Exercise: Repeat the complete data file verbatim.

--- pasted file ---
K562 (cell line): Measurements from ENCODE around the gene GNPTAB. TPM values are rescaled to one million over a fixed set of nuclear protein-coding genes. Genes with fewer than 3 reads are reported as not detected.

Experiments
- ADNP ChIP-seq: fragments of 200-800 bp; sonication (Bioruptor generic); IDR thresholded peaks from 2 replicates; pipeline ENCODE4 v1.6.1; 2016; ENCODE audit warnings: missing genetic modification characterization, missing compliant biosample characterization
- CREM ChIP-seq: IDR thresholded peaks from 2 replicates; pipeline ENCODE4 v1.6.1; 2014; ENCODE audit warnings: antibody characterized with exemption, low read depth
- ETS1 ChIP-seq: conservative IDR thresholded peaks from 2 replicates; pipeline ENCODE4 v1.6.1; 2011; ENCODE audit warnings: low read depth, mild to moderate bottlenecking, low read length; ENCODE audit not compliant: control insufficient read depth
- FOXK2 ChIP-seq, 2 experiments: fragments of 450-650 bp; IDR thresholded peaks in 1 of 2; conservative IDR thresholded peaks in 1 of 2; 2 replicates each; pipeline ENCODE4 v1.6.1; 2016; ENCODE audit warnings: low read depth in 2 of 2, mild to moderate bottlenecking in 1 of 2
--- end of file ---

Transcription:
K562 (cell line): Measurements from ENCODE around the gene GNPTAB. TPM values are rescaled to one million over a fixed set of nuclear protein-coding genes. Genes with fewer than 3 reads are reported as not detected.

Experiments
- ADNP ChIP-seq: fragments of 200-800 bp; sonication (Bioruptor generic); IDR thresholded peaks from 2 replicates; pipeline ENCODE4 v1.6.1; 2016; ENCODE audit warnings: missing genetic modification characterization, missing compliant biosample characterization
- CREM ChIP-seq: IDR thresholded peaks from 2 replicates; pipeline ENCODE4 v1.6.1; 2014; ENCODE audit warnings: antibody characterized with exemption, low read depth
- ETS1 ChIP-seq: conservative IDR thresholded peaks from 2 replicates; pipeline ENCODE4 v1.6.1; 2011; ENCODE audit warnings: low read depth, mild to moderate bottlenecking, low read length; ENCODE audit not compliant: control insufficient read depth
- FOXK2 ChIP-seq, 2 experiments: fragments of 450-650 bp; IDR thresholded peaks in 1 of 2; conservative IDR thresholded peaks in 1 of 2; 2 replicates each; pipeline ENCODE4 v1.6.1; 2016; ENCODE audit warnings: low read depth in 2 of 2, mild to moderate bottlenecking in 1 of 2